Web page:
Close Romantic Relationships: Maintenance and Enhancement

By John H. Harvey; Amy Wenzel | Go to book overview
Save to active project

13
Relationship Maintenance and
Enhancement in Remarried Families
Marilyn Coleman
Lawrence Ganong
Shannon Weaver University of Missouri

Living in a stepfamily requires a continual and deliberate effort.

—Pill (1990, p. 190)

Remarried families, also known as reconstituted, blended, and stepfamilies, consist of an adult couple and at least one child from a previous relationship (Ganong & Coleman, 1994a). This definition encompasses married and cohabiting couples, homosexual and heterosexual unfions, and is not limited to families in which all of the members live together. The defining dimension of remarried families is that one of the adults is an adoptive or genetic parent to a child who is unrelated to the other adult—the stepparent. The stepchild may be of any age from infancy to adulthood.

Remarried families are common in the United States, Canada, and Europe (Cherlin, 1992; Kiernan, 1992; Wu, 1994). Approximately half of the marriages in the United States represent a remarriage for one or both partners (Cherlin, 1992). In 1992, 15% of all U. S. children lived with a mother and a stepfather, and an estimated one third of U. S. children will spend some time in a household with a remarried or cohabiting stepparent before they reach adulthood. About 60% of females in the United States will live for some time over their life courses in a stepfamily household (Bumpass, Raley, & Sweet, 1995).

Remarried families are faced with multiple relationship challenges (Coleman & Ganong, 1995), such as maintaining ties with family members

-255-

Notes for this page

Add a new note
If you are trying to select text to create highlights or citations, remember that you must now click or tap on the first word, and then click or tap on the last word.
Loading One moment ...
Project items
Notes
Cite this page

Cited page

Style
Citations are available only to our active members.
Sign up now to cite pages or passages in MLA, APA and Chicago citation styles.

Cited page

Bookmark this page
Close Romantic Relationships: Maintenance and Enhancement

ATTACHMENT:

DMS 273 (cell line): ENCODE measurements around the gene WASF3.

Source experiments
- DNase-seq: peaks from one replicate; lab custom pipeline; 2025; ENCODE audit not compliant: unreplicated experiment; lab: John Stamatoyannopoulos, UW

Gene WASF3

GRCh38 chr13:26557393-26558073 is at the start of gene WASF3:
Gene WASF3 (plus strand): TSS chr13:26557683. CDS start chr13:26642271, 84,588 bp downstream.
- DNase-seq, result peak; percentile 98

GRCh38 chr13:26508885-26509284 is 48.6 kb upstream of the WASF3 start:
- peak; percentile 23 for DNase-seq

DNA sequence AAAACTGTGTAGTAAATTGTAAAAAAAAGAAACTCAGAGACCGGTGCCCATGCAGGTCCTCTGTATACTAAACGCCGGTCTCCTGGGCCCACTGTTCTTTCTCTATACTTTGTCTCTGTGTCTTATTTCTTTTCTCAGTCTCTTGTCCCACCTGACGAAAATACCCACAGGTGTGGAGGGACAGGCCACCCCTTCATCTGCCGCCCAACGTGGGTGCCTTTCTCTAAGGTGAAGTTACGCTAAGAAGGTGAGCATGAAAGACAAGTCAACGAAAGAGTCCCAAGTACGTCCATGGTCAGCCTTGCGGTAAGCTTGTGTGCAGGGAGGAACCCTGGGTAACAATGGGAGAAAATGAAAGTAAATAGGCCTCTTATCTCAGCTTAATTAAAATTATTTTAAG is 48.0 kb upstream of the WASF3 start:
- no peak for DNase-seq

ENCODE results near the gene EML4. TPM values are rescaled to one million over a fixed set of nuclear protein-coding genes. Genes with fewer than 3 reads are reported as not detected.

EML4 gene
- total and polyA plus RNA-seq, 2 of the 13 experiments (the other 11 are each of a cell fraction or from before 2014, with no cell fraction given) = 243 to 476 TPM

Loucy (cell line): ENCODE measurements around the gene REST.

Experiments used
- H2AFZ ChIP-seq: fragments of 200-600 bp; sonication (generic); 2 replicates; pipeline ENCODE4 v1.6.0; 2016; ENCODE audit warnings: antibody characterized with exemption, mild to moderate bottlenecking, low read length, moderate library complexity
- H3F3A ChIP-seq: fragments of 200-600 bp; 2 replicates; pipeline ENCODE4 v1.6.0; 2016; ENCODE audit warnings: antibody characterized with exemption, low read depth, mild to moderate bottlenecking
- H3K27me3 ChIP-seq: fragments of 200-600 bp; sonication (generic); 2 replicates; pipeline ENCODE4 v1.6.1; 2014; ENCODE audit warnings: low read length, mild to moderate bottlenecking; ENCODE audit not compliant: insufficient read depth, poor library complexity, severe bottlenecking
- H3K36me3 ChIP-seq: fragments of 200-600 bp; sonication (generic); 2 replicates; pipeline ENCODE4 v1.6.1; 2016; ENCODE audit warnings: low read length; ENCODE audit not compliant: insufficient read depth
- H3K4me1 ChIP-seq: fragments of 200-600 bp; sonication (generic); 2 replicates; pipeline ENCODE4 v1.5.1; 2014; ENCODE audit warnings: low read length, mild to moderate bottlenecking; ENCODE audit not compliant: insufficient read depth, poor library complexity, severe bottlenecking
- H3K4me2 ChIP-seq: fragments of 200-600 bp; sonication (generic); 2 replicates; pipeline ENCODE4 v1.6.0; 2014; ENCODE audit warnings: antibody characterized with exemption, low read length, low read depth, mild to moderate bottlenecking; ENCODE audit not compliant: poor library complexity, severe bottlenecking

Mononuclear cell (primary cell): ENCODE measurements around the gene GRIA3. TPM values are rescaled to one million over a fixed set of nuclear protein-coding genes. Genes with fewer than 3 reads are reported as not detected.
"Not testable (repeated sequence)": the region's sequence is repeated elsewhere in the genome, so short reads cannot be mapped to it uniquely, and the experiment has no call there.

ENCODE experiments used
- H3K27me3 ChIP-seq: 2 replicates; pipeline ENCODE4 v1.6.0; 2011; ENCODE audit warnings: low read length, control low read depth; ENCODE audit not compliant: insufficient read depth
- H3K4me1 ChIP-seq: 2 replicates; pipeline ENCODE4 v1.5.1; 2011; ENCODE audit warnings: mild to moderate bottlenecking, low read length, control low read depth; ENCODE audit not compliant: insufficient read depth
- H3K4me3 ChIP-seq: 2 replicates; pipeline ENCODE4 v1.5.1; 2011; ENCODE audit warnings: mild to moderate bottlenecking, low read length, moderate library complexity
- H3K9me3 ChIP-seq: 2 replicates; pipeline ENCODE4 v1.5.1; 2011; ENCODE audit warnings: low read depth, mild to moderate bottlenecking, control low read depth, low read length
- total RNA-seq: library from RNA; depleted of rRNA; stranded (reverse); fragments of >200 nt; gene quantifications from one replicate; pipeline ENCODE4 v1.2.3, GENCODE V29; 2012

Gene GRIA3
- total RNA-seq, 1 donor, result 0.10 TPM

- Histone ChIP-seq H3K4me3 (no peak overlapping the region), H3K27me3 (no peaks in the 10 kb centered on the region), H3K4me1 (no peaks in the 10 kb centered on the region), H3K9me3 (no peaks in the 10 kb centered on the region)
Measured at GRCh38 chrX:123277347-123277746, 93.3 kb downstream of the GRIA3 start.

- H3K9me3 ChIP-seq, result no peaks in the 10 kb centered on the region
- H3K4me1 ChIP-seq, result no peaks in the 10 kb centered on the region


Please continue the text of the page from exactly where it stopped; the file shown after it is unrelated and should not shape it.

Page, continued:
Table of contents

Table of contents

Settings

Settings

Typeface
Text size Smaller Larger
Search within

Search within this book

Look up

Look up a word

  • Dictionary
  • Thesaurus
Please submit a word or phrase above.
Print this page

Print this page

Why can't I print more than one page at a time?

While we understand printed pages are helpful to our users, this limitation is necessary to help protect our publishers' copyrighted material and prevent its unlawful distribution. We are sorry for any inconvenience.
Full screen
/ 400

matching results for page

Cited passage

Style
Citations are available only to our active members.
Sign up now to cite pages or passages in MLA, APA and Chicago citation styles.

Cited passage

Welcome to the new Questia Reader

The Questia Reader has been updated to provide you with an even better online reading experience.  It is now 100% Responsive, which means you can read our books and articles on any sized device you wish.  All of your favorite tools like notes, highlights, and citations are still here, but the way you select text has been updated to be easier to use, especially on touchscreen devices.  Here's how:

1. Click or tap the first word you want to select.
2. Click or tap the last word you want to select.

OK, got it!

Thanks for trying Questia!

Please continue trying out our research tools, but please note, full functionality is available only to our active members.

Your work will be lost once you leave this Web page.

For full access in an ad-free environment, sign up now for a FREE, 1-day trial.

Already a member? Log in now.

Are you sure you want to delete this highlight?